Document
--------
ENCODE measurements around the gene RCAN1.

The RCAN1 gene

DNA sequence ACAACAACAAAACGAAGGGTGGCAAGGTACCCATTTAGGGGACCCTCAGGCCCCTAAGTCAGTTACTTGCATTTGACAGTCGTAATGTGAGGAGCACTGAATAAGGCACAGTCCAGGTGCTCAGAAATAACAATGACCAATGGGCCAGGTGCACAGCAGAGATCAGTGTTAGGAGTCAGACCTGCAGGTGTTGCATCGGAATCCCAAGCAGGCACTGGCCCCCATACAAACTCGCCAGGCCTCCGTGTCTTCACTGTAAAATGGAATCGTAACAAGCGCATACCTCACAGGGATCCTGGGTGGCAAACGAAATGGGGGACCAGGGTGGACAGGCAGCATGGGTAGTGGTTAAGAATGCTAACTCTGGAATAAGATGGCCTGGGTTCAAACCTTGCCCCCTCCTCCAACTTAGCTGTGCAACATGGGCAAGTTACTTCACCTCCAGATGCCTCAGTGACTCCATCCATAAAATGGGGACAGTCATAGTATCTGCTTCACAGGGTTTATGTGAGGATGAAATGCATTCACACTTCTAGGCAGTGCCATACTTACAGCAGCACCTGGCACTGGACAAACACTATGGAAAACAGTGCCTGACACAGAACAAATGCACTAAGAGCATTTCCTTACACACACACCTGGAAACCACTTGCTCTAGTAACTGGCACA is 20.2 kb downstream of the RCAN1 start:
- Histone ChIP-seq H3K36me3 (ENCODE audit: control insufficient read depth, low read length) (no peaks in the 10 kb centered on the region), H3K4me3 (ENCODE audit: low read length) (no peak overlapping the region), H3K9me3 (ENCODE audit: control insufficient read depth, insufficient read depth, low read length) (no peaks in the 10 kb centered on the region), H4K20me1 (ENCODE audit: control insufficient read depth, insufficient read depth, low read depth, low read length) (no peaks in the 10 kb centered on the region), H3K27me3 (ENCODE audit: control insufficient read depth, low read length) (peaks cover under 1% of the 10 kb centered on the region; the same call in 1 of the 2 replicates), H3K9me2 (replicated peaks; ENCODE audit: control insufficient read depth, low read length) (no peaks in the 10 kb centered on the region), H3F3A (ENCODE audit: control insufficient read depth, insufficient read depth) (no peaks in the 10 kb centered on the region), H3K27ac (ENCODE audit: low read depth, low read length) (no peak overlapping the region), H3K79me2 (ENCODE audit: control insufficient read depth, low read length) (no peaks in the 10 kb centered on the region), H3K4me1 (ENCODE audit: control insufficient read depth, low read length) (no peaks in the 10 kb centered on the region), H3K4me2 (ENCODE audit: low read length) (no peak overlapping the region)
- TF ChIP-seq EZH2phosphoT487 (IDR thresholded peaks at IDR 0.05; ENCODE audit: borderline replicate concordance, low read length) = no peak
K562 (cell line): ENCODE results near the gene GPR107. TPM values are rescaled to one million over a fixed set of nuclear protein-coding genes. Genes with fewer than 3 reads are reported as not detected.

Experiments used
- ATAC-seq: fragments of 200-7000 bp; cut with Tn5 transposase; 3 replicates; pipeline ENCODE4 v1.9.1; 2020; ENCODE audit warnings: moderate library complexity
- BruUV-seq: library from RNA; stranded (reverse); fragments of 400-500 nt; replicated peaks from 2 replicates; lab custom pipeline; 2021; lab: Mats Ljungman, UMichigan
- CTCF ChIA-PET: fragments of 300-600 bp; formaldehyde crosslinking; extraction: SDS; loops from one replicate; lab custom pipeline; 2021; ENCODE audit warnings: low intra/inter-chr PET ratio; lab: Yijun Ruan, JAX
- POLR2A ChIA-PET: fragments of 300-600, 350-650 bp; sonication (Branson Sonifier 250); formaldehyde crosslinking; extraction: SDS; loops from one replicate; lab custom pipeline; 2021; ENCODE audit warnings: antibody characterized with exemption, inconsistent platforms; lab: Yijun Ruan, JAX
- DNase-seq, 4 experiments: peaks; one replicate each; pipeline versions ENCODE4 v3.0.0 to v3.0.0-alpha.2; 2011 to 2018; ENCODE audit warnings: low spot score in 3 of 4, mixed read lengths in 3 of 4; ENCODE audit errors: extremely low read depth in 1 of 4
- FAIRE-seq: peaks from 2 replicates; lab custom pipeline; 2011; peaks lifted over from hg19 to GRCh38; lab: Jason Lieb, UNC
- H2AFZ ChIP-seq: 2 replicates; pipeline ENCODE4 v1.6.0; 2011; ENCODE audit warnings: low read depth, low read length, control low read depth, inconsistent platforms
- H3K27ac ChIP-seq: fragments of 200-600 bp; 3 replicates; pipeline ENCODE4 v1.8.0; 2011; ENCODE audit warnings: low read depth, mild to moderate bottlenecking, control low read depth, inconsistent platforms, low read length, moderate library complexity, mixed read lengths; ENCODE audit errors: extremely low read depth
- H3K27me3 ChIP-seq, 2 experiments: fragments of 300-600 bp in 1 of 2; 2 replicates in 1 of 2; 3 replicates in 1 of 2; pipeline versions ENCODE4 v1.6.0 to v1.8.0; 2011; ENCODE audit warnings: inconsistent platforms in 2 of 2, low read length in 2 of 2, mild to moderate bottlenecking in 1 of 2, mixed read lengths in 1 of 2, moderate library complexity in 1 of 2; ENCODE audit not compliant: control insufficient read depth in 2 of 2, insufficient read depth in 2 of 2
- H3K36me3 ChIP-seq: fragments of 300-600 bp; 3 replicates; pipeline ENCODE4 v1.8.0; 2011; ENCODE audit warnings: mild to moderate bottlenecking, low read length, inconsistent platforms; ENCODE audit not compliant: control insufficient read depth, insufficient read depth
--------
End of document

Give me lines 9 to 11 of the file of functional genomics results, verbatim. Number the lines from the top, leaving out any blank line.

- BruUV-seq: library from RNA; stranded (reverse); fragments of 400-500 nt; replicated peaks from 2 replicates; lab custom pipeline; 2021; lab: Mats Ljungman, UMichigan
- CTCF ChIA-PET: fragments of 300-600 bp; formaldehyde crosslinking; extraction: SDS; loops from one replicate; lab custom pipeline; 2021; ENCODE audit warnings: low intra/inter-chr PET ratio; lab: Yijun Ruan, JAX
- POLR2A ChIA-PET: fragments of 300-600, 350-650 bp; sonication (Branson Sonifier 250); formaldehyde crosslinking; extraction: SDS; loops from one replicate; lab custom pipeline; 2021; ENCODE audit warnings: antibody characterized with exemption, inconsistent platforms; lab: Yijun Ruan, JAX